As I have in my picture, I like to make QTs interesting and fully engage myself.  I don’t use all the things all the time, but they help:

  1. I have my Bible (NKJV or ESV), with pen and highlighter to note anything that really strikes me.
  2. I have a small brown notebook to jot down anything that God has to say to me.  When I look back on it, it’s amazing what He has been saying and doing: He never misses a thing.  I also like to write down prayer points and answered prayer.  That REALLY opened my eyes to the power of prayer in both small and big things!  I also jot down powerful stuff that is spoken to me in church.
  3. In my black notebook (under the small brown one) I have written down some awesome songs and hymns that I have come to love and speak to my heart, such as Guide Me O Thou Great Jehovah and Count Your Blessings.  I also have found and posted them here on this blog so I can listen to them if I’m away from home.  They open my heart and speak truth into it and gives me models of how to engage with God because, like a sheep, I’m prone to forget.
  4. I draw pictures with crayons and coloured pencils!  I also underline and highlight in my Bible with these coloured tools, in order to bring the Word alive.  I portray visually and artistically what God has been showing me which helps me to apprehend, own, and emote His Word.  In this picture I drew as many things that I could of Hebrew Bible stories, like the building of the temple and the Yam Suph (Red Sea) crossing.  I sometimes even draw pictures of God loving me and being with my family.  When I look back on them they have a funny way of speaking to my heart and keeping me safe.  I don’t quite know why, but that’s ok  ><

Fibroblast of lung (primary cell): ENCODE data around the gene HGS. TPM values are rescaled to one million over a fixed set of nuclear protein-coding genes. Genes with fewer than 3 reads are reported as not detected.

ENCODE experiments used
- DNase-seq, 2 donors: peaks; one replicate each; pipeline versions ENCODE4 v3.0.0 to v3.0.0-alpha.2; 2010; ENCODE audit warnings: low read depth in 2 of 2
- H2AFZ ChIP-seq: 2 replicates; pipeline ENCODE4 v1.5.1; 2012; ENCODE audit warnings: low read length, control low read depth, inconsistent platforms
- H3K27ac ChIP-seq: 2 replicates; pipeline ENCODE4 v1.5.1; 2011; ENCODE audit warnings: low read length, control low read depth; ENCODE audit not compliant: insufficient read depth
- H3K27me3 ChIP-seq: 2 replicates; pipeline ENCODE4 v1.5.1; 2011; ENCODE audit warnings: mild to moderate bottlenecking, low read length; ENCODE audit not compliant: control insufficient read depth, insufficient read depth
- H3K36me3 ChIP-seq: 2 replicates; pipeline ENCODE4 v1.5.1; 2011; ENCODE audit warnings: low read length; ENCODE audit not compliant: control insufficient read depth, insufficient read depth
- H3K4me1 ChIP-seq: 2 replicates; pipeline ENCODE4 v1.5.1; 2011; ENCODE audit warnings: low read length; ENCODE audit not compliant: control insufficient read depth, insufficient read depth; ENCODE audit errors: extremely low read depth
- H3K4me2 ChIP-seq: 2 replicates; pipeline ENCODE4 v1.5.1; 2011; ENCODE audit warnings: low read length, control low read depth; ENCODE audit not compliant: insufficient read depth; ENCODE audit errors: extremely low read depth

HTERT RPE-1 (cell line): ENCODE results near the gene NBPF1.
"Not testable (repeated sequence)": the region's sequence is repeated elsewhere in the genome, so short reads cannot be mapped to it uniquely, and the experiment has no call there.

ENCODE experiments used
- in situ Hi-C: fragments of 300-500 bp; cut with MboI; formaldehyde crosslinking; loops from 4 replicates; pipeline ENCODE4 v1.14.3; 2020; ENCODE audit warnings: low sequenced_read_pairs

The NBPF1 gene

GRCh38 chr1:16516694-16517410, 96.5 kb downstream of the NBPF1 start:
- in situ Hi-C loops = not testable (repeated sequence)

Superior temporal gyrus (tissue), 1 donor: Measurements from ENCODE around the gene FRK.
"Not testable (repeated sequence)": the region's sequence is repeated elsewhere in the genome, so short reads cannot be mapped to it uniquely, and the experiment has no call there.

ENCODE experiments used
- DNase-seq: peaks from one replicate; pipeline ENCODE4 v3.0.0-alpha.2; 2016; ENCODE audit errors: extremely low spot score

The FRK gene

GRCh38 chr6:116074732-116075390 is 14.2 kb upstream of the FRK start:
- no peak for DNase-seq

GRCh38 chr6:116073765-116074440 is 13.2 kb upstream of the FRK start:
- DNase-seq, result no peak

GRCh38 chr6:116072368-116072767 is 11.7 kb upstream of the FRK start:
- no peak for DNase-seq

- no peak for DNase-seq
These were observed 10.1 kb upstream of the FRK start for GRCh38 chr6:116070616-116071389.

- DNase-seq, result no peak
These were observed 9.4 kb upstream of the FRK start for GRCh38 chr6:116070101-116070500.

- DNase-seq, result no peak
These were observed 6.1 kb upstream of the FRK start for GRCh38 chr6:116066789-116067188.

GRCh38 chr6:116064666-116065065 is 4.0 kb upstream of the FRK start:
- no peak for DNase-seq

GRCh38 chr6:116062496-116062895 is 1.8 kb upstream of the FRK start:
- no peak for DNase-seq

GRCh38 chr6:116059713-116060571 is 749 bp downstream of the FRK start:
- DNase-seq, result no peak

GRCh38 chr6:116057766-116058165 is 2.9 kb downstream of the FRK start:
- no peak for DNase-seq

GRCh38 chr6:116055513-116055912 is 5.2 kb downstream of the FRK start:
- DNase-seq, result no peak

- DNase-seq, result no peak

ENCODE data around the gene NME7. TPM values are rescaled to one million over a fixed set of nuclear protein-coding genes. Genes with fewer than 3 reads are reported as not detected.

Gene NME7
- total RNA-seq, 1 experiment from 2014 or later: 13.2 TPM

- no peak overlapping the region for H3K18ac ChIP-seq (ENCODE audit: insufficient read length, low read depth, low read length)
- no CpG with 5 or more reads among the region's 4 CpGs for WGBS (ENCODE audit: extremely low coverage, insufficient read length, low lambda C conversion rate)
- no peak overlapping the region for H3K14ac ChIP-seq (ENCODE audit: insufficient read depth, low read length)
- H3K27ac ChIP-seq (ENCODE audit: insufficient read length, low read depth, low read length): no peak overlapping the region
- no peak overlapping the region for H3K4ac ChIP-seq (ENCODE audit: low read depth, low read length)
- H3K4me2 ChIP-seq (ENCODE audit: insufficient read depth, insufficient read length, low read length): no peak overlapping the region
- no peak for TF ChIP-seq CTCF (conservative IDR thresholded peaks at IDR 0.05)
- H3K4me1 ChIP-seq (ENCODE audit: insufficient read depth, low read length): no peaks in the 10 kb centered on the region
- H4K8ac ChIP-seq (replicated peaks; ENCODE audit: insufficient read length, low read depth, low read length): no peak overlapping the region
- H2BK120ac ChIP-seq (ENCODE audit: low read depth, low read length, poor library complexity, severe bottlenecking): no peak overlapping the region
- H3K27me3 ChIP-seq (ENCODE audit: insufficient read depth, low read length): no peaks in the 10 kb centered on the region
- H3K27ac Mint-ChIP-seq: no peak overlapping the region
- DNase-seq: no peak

5. A cup of tea!  Twinings is 10/10.

I wanted to share these things because they have helped me a lot and they can probably help others.  I like to get creative with prayer because they help me to be real and to engage deeply with God, but when doing so I keep in mind that I need to speak with God on His terms.  May it help you, reader  

God bless, Pastor Haydn. ^^

Jesus Christ & our fear of abandonment (Psalm 22 Bible study)

Abandonment is one thing that human beings are absolutely terrified of, and that’s because we are made in God’s image, and therefore designed for relationship with Him and one another.  It can occur when a parent leaves home, a death happens, or a divorce.  It can result in work-a-holism, obsessive behaviour, addiction, fearful attachment, and anger.  God understands that, and Jesus does too.

Jesus Christ experienced abandonment on the cross when God the Father put all His wrath for sin on Jesus.  Why?  Because every man, woman, and child has rebelled against God – and therefore deserves His anger for that disobedience.  That consequence is Hell, where people are abandoned by God forever.  Yet Jesus experienced abandonment on the cross 2,000 years ago so that those who trust in Him will not experience Hell, but have friendship with God forever.  It also means that when Christians experience sorrow, betrayal, and abandonment, that Jesus Christ completely sympathises.  Here is a Bible study that I went through with my church today on this subject, based on Psalm 22 and Matthew 27-28: Psalm 22 Bible Study

God bless, Pastor Haydn.